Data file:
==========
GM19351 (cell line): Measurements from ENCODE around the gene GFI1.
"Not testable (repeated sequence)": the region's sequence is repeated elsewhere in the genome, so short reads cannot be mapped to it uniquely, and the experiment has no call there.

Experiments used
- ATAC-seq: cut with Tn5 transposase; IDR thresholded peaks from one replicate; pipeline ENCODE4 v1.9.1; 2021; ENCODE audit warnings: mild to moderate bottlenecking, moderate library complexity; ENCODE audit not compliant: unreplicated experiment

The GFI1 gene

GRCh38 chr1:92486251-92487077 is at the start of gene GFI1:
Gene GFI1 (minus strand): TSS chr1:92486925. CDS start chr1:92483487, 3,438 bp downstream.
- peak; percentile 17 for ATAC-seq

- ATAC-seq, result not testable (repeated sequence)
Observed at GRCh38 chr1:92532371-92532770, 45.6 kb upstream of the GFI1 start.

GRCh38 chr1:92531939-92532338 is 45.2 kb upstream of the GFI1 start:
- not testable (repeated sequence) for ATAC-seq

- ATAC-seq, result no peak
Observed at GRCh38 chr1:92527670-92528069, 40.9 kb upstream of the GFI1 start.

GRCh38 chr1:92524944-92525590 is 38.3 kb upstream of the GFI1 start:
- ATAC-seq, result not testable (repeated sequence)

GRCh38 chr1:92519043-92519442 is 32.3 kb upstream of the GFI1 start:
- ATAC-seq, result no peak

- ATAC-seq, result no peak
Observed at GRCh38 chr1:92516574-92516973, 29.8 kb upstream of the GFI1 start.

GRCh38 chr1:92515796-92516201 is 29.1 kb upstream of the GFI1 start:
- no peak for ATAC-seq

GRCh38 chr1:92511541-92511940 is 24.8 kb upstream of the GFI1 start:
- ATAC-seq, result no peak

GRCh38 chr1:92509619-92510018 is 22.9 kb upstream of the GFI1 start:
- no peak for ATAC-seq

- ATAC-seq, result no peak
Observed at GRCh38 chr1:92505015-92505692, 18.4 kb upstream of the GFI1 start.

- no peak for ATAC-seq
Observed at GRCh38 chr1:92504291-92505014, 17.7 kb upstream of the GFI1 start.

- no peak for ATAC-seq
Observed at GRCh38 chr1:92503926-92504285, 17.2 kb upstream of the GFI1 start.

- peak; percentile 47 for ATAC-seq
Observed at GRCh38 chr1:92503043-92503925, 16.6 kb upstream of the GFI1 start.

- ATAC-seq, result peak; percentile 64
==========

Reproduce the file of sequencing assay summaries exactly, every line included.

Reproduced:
GM19351 (cell line): Measurements from ENCODE around the gene GFI1.
"Not testable (repeated sequence)": the region's sequence is repeated elsewhere in the genome, so short reads cannot be mapped to it uniquely, and the experiment has no call there.

Experiments used
- ATAC-seq: cut with Tn5 transposase; IDR thresholded peaks from one replicate; pipeline ENCODE4 v1.9.1; 2021; ENCODE audit warnings: mild to moderate bottlenecking, moderate library complexity; ENCODE audit not compliant: unreplicated experiment

The GFI1 gene

GRCh38 chr1:92486251-92487077 is at the start of gene GFI1:
Gene GFI1 (minus strand): TSS chr1:92486925. CDS start chr1:92483487, 3,438 bp downstream.
- peak; percentile 17 for ATAC-seq

- ATAC-seq, result not testable (repeated sequence)
Observed at GRCh38 chr1:92532371-92532770, 45.6 kb upstream of the GFI1 start.

GRCh38 chr1:92531939-92532338 is 45.2 kb upstream of the GFI1 start:
- not testable (repeated sequence) for ATAC-seq

- ATAC-seq, result no peak
Observed at GRCh38 chr1:92527670-92528069, 40.9 kb upstream of the GFI1 start.

GRCh38 chr1:92524944-92525590 is 38.3 kb upstream of the GFI1 start:
- ATAC-seq, result not testable (repeated sequence)

GRCh38 chr1:92519043-92519442 is 32.3 kb upstream of the GFI1 start:
- ATAC-seq, result no peak

- ATAC-seq, result no peak
Observed at GRCh38 chr1:92516574-92516973, 29.8 kb upstream of the GFI1 start.

GRCh38 chr1:92515796-92516201 is 29.1 kb upstream of the GFI1 start:
- no peak for ATAC-seq

GRCh38 chr1:92511541-92511940 is 24.8 kb upstream of the GFI1 start:
- ATAC-seq, result no peak

GRCh38 chr1:92509619-92510018 is 22.9 kb upstream of the GFI1 start:
- no peak for ATAC-seq

- ATAC-seq, result no peak
Observed at GRCh38 chr1:92505015-92505692, 18.4 kb upstream of the GFI1 start.

- no peak for ATAC-seq
Observed at GRCh38 chr1:92504291-92505014, 17.7 kb upstream of the GFI1 start.

- no peak for ATAC-seq
Observed at GRCh38 chr1:92503926-92504285, 17.2 kb upstream of the GFI1 start.

- peak; percentile 47 for ATAC-seq
Observed at GRCh38 chr1:92503043-92503925, 16.6 kb upstream of the GFI1 start.

- ATAC-seq, result peak; percentile 64